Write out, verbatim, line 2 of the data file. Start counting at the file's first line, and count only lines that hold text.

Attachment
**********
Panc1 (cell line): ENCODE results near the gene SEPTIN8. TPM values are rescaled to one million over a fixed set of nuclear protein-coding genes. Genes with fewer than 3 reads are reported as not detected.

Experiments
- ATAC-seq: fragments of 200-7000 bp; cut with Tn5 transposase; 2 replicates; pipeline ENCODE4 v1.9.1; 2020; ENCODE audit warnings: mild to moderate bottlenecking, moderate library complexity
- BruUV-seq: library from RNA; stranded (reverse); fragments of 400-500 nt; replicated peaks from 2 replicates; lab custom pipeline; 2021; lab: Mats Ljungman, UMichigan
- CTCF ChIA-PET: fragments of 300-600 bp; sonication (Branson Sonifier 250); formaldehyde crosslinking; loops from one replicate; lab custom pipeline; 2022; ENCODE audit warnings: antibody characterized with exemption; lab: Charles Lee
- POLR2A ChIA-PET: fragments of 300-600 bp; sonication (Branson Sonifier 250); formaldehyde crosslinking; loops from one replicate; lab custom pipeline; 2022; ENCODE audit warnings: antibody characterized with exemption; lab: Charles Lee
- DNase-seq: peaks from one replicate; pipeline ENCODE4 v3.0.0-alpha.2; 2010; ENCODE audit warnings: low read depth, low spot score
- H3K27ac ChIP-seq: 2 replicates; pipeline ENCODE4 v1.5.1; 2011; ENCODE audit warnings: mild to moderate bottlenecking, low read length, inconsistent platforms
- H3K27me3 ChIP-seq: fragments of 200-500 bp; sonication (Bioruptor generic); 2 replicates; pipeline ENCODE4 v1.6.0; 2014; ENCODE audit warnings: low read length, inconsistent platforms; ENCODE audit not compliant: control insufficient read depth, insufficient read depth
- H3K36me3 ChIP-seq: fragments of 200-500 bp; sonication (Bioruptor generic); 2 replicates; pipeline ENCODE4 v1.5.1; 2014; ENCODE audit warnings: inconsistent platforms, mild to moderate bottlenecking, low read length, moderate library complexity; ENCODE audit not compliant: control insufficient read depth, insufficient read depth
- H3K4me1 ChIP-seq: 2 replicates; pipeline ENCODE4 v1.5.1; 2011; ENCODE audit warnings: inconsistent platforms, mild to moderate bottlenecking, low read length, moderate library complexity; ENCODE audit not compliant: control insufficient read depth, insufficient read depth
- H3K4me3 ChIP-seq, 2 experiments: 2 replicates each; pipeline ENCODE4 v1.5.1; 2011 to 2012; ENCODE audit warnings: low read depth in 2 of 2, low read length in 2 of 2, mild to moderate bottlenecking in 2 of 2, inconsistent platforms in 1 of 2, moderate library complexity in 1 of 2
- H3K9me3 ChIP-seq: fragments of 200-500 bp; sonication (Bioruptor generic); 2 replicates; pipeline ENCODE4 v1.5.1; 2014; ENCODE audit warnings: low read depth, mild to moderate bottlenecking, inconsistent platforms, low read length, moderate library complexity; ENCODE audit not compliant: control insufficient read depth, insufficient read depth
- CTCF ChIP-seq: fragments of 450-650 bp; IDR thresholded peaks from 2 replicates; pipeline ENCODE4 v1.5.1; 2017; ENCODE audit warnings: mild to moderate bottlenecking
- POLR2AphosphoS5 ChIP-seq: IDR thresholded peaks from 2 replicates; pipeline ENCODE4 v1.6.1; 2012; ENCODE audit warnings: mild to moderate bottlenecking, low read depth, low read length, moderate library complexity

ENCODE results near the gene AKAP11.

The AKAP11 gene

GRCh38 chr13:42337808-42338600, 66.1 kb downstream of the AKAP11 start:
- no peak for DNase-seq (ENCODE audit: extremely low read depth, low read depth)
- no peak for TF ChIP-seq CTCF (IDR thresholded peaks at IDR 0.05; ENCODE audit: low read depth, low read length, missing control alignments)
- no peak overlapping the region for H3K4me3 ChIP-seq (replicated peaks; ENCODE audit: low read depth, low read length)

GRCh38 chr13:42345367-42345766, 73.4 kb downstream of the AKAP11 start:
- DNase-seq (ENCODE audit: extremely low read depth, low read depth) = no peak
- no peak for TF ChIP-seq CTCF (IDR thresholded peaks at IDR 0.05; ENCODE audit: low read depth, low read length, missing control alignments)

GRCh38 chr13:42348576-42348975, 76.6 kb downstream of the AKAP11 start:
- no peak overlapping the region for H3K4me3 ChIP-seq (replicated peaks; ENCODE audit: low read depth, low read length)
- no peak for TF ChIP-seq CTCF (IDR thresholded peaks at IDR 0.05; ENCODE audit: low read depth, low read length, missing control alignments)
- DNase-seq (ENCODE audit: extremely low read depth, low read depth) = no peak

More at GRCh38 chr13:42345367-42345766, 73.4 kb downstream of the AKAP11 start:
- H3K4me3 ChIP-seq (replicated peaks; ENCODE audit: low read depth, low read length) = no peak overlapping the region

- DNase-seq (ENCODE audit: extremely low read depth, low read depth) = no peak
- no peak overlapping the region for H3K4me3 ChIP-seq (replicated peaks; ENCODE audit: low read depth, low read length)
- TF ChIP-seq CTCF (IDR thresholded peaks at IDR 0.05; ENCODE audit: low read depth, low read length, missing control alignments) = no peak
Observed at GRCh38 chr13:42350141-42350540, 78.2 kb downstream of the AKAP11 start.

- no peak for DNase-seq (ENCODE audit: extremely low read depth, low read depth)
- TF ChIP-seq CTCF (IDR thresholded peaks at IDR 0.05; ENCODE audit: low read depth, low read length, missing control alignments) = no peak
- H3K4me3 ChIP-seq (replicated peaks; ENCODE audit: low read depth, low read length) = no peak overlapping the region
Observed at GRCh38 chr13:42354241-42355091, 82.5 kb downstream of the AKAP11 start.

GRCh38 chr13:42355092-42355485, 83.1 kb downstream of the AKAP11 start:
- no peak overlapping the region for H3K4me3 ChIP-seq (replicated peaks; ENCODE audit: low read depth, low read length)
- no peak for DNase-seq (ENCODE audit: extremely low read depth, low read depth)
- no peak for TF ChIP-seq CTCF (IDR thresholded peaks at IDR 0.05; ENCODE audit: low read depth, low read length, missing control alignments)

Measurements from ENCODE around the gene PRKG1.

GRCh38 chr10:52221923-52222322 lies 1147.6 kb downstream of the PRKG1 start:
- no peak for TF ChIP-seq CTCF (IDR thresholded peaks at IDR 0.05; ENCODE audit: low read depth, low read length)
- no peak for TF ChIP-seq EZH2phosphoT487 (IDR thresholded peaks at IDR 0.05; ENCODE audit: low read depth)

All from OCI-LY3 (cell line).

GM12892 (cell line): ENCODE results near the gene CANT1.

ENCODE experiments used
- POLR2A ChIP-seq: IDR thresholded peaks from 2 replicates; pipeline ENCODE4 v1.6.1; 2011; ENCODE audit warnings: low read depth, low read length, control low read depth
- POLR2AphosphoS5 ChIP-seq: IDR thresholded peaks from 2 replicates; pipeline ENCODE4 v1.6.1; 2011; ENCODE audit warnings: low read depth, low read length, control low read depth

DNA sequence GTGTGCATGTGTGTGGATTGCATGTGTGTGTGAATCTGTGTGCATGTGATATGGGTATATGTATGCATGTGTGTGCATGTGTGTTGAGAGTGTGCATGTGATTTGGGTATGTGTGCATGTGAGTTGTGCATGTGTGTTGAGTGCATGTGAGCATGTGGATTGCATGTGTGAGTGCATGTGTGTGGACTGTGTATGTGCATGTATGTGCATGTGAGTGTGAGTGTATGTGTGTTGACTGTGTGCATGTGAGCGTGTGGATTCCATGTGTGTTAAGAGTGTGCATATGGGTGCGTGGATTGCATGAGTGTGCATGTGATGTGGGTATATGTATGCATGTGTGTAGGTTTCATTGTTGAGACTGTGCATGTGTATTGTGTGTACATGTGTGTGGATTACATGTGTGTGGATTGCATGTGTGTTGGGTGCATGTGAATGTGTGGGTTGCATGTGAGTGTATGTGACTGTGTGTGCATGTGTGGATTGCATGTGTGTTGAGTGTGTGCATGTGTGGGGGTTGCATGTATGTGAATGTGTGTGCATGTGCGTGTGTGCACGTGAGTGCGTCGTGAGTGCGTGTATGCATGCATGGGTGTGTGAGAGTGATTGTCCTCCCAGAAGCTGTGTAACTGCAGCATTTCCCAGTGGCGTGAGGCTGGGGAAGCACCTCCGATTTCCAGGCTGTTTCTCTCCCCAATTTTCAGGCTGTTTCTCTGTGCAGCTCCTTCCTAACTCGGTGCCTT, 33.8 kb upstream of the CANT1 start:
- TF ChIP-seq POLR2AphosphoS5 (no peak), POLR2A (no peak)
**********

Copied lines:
Experiments